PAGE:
put a fork into his ballslearn about Fortran (which frankly has no redeeming feature left and is only kept because of the undead codebase) helps.
Yeah, ship in someone who learnt Fortran to check out that Finite Element Analyis code, I dare you..
The COBOL comment - oh so true. We have some legacy stuf based on Cobol - goos specialist software - the two people who maintin the core COBOL are creaming it - they are in their 60s but we an't get replacements. We will need COBOL programers for 10 years minimum.
Dude. Just wait until IBM rolls out Watson 2.0 as your sysadmin. Add a small service contract to wipe up any possible mistake. And that's all she wrote. Novell had an awesome transaction tracking system. Deploy something like that and the phone support guy just hits rewind. But realistically Watson isn't going to make a mistake. He will have the entire technet library coded into his brain. You didn't think they just wanted to win at Jeopardy did you?
Security issues aren't going to go away. In fact in a cloudy, BYOD sort of world they are even more important. I think many sas admins (and particulalry network admins) could usefully move sideways into network security. Exactly how you position yourself (as a MSSP? consultant? in house expert? other...) will vary but there's a crying need for people with clue about security issues and many of the security problems are ones that a regular admin has been handling for years in an intranet/local server environment
I have recently found that System Administration is incredibly boring, and I was worried about the risks to that role as I seemed to be writing the scripts and the programs to automate my job. (If I can do it, someone with more business acumen can do it too and sell it for load of money to all sorts of firms)
I decided that instead of "doing IT" I would do "Applied IT". There are computers in everything nowadays, so it can't possibly be (and isn't) beyond my wits to learn new software/applications/services etc... so that's what I did.
I have learned a great deal where I am now, and applying my IT skills. I am working a lot harder though ;-)
Now I can say that I don't work in IT, I work in broadcasting - which is a damn site more interesting and people talk to you...even if they do try and weasel free Satellite TV out of you ;-)
Interesting article and I think most in the private sector would agree with these comments.
Someone mentioned something about the MoD not wanting to put their data on to cloudy based service providers - quite understandable. This is actually the case for a lot of private sector businesses where their clients data and reputation is their lifeline.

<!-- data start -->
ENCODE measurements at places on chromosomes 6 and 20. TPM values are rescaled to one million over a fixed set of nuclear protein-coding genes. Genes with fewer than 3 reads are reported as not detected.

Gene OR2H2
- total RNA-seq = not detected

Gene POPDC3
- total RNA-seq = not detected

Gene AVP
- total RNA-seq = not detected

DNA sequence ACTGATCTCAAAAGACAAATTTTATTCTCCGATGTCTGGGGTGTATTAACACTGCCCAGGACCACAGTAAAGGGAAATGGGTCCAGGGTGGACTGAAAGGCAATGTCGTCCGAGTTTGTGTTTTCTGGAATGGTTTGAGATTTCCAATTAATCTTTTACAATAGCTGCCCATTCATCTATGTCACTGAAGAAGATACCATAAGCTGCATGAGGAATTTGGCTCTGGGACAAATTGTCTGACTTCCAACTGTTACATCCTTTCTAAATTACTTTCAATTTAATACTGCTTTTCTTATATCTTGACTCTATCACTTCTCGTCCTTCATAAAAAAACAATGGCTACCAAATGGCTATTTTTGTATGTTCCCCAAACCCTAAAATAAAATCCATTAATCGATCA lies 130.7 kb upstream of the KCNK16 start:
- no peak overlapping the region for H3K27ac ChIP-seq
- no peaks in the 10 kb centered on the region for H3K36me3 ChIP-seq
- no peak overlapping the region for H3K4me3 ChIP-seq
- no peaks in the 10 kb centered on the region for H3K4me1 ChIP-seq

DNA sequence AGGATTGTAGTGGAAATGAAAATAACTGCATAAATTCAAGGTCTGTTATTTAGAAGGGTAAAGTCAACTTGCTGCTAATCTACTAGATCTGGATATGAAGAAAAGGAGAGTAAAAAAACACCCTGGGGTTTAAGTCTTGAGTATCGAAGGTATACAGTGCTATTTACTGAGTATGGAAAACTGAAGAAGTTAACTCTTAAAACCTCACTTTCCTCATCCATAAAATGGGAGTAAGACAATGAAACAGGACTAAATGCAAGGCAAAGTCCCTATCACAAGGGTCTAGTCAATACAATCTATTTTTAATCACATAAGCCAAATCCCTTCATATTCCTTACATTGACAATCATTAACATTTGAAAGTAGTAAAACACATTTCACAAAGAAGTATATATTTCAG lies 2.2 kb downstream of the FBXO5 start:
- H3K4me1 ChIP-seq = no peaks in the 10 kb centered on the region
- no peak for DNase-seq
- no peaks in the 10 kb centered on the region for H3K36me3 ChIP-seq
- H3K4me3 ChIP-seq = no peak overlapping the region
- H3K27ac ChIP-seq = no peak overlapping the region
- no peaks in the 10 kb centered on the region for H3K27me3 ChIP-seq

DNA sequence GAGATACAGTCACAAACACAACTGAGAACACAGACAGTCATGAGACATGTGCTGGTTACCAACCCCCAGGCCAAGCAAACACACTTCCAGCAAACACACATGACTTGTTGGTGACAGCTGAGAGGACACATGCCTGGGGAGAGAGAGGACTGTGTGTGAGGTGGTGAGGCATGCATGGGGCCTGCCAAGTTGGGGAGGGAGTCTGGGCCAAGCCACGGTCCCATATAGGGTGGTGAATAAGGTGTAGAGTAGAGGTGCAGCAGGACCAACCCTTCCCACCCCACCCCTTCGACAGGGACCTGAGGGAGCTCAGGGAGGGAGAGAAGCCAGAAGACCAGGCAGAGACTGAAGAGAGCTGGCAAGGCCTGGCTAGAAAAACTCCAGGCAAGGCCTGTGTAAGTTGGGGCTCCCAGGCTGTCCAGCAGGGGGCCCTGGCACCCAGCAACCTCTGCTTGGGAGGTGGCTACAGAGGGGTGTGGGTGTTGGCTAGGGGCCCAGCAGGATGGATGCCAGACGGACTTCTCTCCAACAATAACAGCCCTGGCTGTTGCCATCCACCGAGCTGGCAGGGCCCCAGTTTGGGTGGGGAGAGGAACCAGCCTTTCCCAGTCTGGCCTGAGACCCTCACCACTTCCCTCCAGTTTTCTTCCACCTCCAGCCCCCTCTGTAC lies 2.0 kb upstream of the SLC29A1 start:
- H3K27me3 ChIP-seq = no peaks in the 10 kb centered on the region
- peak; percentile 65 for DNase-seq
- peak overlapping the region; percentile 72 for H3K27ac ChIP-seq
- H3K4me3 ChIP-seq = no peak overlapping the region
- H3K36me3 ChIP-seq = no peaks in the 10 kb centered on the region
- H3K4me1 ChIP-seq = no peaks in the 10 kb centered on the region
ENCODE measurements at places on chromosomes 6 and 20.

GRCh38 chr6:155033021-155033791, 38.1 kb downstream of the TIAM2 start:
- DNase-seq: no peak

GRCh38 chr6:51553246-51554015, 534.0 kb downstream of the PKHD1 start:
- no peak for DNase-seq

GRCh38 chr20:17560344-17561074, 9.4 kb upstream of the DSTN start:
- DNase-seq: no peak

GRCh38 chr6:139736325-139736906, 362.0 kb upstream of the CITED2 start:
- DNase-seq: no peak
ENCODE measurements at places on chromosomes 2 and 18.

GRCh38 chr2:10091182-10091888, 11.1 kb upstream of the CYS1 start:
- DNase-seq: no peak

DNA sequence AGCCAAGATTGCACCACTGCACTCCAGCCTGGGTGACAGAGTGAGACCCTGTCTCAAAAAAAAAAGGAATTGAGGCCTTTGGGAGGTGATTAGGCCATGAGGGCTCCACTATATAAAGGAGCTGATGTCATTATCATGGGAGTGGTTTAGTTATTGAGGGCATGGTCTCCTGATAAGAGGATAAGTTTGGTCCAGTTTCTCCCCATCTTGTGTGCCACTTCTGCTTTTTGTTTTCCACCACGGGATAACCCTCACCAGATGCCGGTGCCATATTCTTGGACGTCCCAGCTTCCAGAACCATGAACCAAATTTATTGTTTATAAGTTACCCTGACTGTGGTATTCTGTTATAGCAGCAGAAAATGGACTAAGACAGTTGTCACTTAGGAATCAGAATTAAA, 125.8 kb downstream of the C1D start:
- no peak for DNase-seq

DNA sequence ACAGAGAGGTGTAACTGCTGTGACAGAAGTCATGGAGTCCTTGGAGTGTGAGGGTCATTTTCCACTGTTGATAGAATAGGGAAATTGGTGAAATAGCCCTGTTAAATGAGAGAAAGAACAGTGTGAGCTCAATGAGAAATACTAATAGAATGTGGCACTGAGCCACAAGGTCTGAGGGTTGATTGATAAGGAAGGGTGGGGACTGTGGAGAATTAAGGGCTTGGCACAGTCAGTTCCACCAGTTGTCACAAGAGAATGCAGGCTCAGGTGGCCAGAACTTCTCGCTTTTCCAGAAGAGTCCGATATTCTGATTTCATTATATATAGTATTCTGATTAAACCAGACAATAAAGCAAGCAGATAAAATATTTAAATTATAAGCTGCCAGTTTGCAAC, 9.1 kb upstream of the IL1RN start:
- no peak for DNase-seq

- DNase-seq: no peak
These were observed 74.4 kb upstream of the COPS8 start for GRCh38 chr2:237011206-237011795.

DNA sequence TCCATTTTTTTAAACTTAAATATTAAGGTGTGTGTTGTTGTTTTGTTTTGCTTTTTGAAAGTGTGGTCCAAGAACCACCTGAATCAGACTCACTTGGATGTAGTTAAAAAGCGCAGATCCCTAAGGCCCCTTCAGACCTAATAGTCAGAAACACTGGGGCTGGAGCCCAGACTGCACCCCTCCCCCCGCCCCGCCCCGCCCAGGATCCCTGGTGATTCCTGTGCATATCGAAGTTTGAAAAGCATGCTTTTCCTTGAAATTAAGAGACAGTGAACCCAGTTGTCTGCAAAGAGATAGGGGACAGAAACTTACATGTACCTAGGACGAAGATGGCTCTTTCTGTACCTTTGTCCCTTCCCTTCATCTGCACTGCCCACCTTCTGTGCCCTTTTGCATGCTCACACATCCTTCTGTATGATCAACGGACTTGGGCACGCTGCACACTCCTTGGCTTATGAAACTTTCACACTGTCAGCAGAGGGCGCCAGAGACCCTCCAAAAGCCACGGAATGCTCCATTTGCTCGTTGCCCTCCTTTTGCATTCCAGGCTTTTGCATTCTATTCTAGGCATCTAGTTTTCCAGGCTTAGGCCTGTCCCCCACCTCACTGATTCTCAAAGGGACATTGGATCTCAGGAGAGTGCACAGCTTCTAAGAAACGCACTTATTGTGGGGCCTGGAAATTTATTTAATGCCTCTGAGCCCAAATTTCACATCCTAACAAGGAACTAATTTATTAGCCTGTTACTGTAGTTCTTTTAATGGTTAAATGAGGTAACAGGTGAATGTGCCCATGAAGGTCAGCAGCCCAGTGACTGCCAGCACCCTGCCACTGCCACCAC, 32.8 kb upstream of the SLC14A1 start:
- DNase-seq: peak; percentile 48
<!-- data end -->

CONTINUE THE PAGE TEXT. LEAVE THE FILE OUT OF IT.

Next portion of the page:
I reckon the best route for sysadmins to go down is setup shop and target a specific type of client, focusing all your work on what their needs are. This way you create your own niche, building up a trusting relationship with those specific client types and monopolising that individual market with your solution. Defense, for example - understand why they don't want to evolve their technology and help them understand how *you* can eliminate those negative feelings.
From what I can see, sysadmins need to jump ship immediately. Those in a more secure position should at least widen their skill set and climb on to the next big marketing balloon.
A sysadmin today needs to be able to sell, people don't look for things now, they expect them just to come through their inbox with a fat BUY-ME-NOW sticker on the front.
The natural evolution of technology makes this type of article incredibly easy to write at any point in time. Technology "x" eliminating job "y" articles predate the internet. The sad thing is that we continue to bite.
Frankly there is too much noise in the data and not enough signal.
For instance these types of predictions don't take into account the increasing global need for technology as a whole that creates new roles as old ones are no longer necessary.
Which is where I make my main point. You say jobs but you really mean roles.
I can say this for a fact because IT employment data is not indicative of any epidemic. I would challenge the author to provide quantifiable data that shows entire jobs are being eliminated rather than the natural re-cycling of roles.
So don't sweat it IT Pro's. The change is usually so gradual you will evolve your skill set and not even realize it.
The author of this article makes it sound as if changes like virtualization appeared overnight and now you we are behind the curve.
That is simply not the case. As long as you have embraced change your skills should be just fine. If you have not then I would argue you never belonged in IT to begin with.